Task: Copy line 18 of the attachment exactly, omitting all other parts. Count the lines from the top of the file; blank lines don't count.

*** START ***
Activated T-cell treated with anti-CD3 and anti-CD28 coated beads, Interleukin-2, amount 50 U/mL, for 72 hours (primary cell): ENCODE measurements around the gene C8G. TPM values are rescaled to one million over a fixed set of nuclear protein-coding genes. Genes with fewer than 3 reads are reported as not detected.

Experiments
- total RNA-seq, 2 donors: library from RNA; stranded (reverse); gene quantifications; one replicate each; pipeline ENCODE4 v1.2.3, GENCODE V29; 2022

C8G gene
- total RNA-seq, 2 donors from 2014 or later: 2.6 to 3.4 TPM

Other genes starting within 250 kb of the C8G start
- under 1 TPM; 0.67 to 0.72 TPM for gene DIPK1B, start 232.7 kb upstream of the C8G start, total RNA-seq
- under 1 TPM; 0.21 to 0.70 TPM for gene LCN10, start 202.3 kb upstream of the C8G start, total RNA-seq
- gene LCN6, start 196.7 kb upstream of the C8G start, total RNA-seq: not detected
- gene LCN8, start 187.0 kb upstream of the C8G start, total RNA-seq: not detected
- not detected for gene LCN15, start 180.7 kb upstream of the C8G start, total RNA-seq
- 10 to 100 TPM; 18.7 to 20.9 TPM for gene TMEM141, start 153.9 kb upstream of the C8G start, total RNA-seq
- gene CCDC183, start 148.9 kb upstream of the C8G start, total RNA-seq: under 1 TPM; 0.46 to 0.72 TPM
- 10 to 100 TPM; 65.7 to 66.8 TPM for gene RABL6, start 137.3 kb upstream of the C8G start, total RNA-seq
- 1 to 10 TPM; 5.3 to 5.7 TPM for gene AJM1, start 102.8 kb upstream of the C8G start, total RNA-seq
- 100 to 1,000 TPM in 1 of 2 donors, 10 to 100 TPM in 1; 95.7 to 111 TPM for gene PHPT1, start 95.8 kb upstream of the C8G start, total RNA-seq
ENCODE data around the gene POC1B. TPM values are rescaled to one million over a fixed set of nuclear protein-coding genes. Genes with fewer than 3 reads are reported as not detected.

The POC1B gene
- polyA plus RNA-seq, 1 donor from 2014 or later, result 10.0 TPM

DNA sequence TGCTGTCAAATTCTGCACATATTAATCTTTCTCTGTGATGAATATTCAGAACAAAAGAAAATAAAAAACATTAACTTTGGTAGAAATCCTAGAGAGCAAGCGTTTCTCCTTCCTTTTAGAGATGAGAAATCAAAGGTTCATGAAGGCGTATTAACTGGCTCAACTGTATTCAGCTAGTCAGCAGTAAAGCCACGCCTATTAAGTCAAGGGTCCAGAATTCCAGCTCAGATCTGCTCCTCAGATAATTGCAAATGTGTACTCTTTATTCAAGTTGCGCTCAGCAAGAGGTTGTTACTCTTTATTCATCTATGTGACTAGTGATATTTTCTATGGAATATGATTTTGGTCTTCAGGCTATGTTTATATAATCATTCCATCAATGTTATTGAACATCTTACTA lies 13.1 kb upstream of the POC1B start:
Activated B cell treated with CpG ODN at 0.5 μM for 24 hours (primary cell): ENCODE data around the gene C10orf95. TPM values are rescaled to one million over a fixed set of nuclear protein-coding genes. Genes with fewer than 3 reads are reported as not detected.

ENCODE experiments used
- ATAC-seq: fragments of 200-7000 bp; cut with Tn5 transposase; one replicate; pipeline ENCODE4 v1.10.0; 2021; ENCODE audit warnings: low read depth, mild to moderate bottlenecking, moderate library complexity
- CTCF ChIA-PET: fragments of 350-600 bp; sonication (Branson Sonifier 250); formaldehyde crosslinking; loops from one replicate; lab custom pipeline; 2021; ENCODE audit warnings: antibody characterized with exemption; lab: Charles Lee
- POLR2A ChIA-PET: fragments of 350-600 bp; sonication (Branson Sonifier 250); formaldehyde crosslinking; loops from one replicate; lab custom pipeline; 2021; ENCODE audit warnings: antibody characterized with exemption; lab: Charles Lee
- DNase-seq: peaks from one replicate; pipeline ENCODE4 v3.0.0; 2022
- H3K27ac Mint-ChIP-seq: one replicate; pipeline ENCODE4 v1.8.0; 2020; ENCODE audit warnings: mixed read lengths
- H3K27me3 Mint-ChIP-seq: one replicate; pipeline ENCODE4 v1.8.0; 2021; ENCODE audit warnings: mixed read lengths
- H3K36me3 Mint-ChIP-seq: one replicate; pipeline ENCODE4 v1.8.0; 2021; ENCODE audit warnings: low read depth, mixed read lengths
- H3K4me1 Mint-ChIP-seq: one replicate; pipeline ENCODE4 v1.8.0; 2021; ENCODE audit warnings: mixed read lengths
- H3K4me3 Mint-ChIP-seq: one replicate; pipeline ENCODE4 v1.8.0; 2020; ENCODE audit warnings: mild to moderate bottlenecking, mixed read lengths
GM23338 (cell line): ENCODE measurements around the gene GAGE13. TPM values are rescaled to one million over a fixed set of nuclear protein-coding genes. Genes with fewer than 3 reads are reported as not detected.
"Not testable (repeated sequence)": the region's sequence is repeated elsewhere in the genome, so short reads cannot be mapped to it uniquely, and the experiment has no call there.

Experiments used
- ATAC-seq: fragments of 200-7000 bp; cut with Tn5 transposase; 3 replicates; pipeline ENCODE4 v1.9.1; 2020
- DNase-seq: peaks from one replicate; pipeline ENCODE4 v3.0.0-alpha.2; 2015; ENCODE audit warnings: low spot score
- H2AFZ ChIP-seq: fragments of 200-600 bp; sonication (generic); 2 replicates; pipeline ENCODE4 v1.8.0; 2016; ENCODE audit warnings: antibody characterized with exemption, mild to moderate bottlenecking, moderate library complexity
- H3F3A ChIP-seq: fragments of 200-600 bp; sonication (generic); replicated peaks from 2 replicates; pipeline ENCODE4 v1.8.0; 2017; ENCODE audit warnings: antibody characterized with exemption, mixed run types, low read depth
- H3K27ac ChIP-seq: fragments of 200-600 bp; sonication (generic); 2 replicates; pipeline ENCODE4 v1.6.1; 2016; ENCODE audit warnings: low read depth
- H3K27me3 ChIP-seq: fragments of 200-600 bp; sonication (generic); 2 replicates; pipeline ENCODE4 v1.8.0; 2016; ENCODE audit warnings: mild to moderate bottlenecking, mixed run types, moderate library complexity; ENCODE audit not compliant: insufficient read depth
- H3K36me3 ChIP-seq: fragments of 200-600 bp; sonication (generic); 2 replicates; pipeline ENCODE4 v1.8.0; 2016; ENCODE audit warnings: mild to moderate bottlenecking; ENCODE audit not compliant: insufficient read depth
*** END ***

The POC1B gene